LEOMINSTER, Mass. — The day Mayor Dean Mazzarella turned 40, he got a surprise.
"After I woke up and went out for my morning run, I came back and there were 40 pink flamingos in my front lawn," Mazzarella recalled. "Someone had put them there as a joke."
Now that he's 49 — "the same age as the pink flamingo," he notes — he hopes both he and the iconic lawn ornament that his city claims as its own will still be around next year to celebrate 50.
But the original version of the plastic flamingo may be singing its swan song after inspiring countless pranks — and being alternately celebrated as a tribute to one of nature's most graceful creatures and derided as the epitome of American pop culture kitsch.
Union Products Inc. stopped producing flamingos and other lawn ornaments at its Leominster factory in June, and is going out of business Nov. 1 — a victim of rising expenses for plastic resin and electricity, as well financing problems.
The small privately held firm has been in talks with a pair of rival lawn ornament makers interested in buying the molds and resuming production of the flamingos, designed in 1957 by local son Don Featherstone.
"We think the flamingo will go on," Keith Marshall, Union Products' chief financial officer, said at the company's aging brick factory, where just a few years ago more than 100 employees churned out flamingos by the millions.
Just a couple workers were still around to wrap up business. At the front desk stood a lone flamingo with the words "Happy 50th birthday" written with a black marker on the side, symbolizing hope that the flamingo will rise phoenix-like from the ashes to be reborn.
Other companies' knockoff versions of the Featherstone original remain in production. But the uncertainty surrounding the original has aficionados of kitsch snapping up what they can via the online auction site eBay and elsewhere in case Featherstone versions go out of stock for good.
Mike Smollon, a firefighter who sees plenty of plastic flamingos in his Boynton Beach, Fla., neighborhood, traveled to Leominster to attend a wedding last month and was surprised to learn the city about 50 miles northwest of Boston is home of the original flamingo.
"I guess it never dawned on me that pink flamingos would be made anywhere else than Florida," the 55-year-old said.
Smollon had never owned flamingos before. But, on learning of Union Products' demise, he was inspired to drop by the factory and buy a dozen pairs — $15 per pair for regular pink ones, and $25 for gold-colored special issue flamingos commemorating the bird's upcoming 50th birthday.
"This could be the end of them, and I wanted to get some," he said.
Smollon shipped the flock home and gave most of the birds to friends. He kept the most valuable ones for himself — those he had autographed by Featherstone during a visit to the retiree's home in Fitchburg, just down the road from Leominster.
Featherstone, who wrote a 1999 book about his creation called "Pink Flamingos: Splendor on the Grass," studied art before Union Products hired him in 1956 to expand a line of lawn ornaments that consisted of two-dimensional renderings of animals. Featherstone sculpted his 3-D flamingos from clay, working from photos of the birds in National Geographic.
The birds typically sell at around $10 for boxed sets of two — one standing nearly 3 feet high with its head held proudly erect, the other bending over as if munching on grass. Their legs consist of spindly metal rods that can be planted in the ground. The Featherstone originals have their creator's signature etched into the bird's plastic rear end.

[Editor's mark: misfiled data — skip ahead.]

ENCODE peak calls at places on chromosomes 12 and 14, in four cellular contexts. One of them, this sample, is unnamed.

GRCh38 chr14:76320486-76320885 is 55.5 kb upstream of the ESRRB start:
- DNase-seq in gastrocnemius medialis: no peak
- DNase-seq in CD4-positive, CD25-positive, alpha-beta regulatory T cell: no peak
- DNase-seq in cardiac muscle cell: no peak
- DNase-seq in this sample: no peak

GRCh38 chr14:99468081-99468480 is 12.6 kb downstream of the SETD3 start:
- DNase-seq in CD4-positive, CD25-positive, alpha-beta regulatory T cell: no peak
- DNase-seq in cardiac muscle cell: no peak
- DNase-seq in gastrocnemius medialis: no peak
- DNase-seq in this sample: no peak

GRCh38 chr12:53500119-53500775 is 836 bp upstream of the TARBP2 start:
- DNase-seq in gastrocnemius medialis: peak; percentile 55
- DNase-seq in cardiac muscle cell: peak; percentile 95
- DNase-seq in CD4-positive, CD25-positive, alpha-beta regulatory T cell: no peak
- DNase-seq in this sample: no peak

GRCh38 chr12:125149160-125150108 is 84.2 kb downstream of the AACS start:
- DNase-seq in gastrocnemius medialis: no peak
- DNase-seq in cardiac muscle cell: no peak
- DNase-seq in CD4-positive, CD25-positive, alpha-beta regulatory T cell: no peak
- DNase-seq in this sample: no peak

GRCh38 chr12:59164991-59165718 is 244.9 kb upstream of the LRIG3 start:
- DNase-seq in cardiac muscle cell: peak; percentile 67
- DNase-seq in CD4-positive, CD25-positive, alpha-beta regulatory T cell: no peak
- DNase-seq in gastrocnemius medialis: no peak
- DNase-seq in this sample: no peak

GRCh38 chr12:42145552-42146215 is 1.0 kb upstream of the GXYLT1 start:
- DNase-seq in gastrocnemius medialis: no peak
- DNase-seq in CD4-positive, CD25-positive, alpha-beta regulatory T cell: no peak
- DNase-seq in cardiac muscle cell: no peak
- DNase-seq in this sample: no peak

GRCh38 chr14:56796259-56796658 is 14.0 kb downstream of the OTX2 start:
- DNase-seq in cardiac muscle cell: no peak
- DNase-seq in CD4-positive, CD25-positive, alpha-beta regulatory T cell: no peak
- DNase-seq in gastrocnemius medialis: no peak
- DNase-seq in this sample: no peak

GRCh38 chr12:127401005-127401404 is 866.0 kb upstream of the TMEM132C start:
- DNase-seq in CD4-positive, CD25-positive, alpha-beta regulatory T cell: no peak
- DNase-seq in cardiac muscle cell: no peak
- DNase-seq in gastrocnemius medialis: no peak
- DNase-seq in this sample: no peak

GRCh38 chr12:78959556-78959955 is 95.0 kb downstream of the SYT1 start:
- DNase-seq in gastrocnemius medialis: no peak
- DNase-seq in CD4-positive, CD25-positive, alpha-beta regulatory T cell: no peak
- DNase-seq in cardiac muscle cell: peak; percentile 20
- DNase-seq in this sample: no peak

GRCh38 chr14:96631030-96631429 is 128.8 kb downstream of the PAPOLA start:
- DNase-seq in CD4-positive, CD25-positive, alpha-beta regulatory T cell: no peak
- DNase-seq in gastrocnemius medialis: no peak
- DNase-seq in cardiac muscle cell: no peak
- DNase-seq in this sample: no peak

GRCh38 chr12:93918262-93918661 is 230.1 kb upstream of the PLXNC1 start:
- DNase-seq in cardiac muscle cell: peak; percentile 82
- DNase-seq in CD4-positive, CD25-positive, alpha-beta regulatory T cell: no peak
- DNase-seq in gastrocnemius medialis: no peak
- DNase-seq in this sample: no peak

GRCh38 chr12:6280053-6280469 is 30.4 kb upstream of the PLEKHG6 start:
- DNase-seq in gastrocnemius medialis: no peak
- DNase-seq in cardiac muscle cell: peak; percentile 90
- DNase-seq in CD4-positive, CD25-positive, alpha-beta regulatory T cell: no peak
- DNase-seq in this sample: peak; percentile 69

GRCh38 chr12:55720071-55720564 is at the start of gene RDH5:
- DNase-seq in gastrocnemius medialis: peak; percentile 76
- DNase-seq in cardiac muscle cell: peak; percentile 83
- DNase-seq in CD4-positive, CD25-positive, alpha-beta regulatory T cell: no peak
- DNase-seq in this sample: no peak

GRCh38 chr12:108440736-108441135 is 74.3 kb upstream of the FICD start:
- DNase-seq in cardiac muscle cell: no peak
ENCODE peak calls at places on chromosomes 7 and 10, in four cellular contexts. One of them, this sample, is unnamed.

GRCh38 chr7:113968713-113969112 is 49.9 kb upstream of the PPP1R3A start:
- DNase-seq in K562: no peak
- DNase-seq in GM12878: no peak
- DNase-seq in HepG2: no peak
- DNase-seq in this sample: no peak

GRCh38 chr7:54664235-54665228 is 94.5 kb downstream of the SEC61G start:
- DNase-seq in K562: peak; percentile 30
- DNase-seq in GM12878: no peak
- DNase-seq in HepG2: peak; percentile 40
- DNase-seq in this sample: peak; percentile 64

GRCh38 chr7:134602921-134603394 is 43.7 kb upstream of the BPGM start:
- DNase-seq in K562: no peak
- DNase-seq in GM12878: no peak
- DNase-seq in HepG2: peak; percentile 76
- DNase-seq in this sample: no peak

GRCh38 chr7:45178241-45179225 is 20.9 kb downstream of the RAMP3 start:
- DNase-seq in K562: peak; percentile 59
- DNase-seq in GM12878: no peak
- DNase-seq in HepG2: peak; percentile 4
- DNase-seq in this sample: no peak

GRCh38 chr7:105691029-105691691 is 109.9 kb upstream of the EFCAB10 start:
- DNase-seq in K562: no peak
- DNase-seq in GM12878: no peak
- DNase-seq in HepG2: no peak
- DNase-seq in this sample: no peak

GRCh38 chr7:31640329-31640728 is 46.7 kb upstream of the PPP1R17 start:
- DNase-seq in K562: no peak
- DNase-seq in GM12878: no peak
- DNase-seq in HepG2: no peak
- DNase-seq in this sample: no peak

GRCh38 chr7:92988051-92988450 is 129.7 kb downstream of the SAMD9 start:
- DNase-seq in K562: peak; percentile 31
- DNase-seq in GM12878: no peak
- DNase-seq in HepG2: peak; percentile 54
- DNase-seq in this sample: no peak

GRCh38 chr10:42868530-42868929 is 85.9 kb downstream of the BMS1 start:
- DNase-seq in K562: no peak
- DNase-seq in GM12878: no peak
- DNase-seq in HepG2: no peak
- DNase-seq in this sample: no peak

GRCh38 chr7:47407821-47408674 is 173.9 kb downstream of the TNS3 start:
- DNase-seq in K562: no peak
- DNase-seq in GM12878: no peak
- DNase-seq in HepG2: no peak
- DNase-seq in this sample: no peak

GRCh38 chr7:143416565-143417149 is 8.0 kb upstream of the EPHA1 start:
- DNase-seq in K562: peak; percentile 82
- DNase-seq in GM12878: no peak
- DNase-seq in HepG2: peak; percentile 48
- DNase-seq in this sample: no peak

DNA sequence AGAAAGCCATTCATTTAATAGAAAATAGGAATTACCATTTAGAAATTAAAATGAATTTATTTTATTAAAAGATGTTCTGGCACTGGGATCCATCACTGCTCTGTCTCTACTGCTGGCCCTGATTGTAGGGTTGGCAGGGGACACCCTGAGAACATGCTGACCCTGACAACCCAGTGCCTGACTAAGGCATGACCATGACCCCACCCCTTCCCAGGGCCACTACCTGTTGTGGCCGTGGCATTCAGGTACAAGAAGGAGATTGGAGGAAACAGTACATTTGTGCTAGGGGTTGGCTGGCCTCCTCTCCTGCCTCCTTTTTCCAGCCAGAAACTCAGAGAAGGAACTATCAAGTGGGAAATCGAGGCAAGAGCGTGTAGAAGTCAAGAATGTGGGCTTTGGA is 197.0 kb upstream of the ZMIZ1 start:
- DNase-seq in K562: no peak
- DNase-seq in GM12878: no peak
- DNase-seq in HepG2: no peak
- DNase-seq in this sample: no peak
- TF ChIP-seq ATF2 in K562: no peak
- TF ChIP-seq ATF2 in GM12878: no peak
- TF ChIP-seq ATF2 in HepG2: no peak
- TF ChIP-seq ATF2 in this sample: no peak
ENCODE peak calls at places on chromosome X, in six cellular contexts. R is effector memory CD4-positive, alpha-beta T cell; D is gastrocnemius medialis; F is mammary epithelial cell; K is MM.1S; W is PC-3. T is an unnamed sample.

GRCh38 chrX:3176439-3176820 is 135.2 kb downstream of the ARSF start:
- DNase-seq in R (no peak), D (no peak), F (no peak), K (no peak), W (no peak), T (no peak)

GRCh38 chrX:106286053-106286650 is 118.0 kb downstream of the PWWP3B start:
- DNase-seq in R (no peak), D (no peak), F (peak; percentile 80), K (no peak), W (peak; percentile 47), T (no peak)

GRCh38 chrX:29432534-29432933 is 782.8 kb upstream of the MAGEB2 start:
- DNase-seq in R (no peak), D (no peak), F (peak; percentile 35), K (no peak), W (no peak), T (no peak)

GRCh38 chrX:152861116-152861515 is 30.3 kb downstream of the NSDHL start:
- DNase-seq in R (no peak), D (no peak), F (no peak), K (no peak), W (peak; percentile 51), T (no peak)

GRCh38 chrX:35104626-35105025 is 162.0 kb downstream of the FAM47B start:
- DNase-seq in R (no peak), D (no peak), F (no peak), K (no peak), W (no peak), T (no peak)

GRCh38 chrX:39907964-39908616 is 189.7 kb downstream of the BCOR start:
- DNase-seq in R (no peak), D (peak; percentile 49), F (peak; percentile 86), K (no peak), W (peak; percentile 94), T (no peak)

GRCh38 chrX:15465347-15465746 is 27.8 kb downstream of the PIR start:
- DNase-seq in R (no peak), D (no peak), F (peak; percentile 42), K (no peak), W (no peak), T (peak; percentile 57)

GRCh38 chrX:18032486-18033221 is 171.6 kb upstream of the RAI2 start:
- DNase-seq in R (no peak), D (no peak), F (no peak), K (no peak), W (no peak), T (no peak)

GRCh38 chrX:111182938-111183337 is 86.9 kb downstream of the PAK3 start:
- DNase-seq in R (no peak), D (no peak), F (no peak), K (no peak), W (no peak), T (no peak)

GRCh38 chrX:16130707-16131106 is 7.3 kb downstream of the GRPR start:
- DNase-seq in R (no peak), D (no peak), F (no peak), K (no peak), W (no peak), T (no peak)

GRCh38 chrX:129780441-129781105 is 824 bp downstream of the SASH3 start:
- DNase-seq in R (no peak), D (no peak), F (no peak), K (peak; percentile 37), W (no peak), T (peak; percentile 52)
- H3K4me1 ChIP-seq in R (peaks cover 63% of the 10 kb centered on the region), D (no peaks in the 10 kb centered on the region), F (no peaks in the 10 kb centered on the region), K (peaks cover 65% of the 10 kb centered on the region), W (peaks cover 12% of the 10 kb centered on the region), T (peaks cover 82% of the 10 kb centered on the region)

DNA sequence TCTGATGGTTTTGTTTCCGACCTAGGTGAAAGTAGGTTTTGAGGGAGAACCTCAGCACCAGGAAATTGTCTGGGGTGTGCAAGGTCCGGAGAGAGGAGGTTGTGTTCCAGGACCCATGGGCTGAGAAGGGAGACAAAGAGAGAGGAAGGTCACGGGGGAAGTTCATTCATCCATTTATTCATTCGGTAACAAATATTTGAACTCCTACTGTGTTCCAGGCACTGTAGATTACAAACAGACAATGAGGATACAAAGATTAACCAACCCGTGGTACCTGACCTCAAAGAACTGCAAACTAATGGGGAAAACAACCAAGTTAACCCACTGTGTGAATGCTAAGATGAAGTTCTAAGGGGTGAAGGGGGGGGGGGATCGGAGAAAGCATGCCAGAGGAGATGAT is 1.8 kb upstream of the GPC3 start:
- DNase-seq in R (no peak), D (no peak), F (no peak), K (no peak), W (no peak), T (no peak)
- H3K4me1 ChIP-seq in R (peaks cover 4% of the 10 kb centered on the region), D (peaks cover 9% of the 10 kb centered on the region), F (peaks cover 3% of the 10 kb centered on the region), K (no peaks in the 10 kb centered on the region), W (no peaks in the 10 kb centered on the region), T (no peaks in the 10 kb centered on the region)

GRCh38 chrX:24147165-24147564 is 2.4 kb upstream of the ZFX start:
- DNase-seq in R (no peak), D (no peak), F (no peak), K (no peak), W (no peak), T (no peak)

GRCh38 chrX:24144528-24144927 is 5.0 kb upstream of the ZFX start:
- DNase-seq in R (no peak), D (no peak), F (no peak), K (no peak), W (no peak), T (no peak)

The ornaments hit the market in the late 1950s when the color pink was in vogue, and America's exploding population of suburbanites sought to add flair to their lawns, said Kevin McCarthy, a retired University of Florida professor and author of several books on Florida's history and culture.
Meanwhile, the state's population was booming, and its tropical mystique rubbed off on the rest of America.
"The flamingo is an icon of Florida, and harkens back to a past when there were wild flamingos in large numbers in south Florida," McCarthy said.
But the birds also came to symbolize bad taste. They became the namesake of the 1972 John Waters film "Pink Flamingos," an epic to excess that celebrated a wide range of perversions. Some residential developments even banned flamingo ornaments from lawns.
The bird also became a target of pranksters, some of whom swiped the ornaments from front yards, took them on the road, and then sent photos to their owners showing the kidnapped birds in front of sights like Paris' Eiffel Tower.
The pink flamingo enjoyed a resurgence in the 1980s with the popularity of the television police show "Miami Vice," whose opening credits featured images of real birds. Today, the flamingo image is found on everything from doormats to swizzle sticks to roadside motel signs.
Featherstone originals remain a top seller in the gift shop at the National Plastics Center, a museum in Leominster that tells the story of the plastics industry both locally and internationally, including the pink flamingo.
"What started out as a fun fad turned into the ultimate in tacky, and evolved into kitsch art on your front lawn," said Marjorie Weiner, the museum's outreach coordinator. "You really can't help but smile when you look at them, and giggle, because they're funny."
Whatever the Featherstone flamingo's fate, Leominster's mayor plans to hold a party celebrating the creation's 50th birthday next June on the Town Common, which he hopes to fill with flamingos. Mazzarella said his city of 46,000 has purchased the rights to the Internet domain name flamingocity.net in hopes of capitalizing on its legacy.
"I don't think the pink flamingo is dead at all," said the mayor of the city. "But whatever happens, he was born here — that can't be taken away from us."
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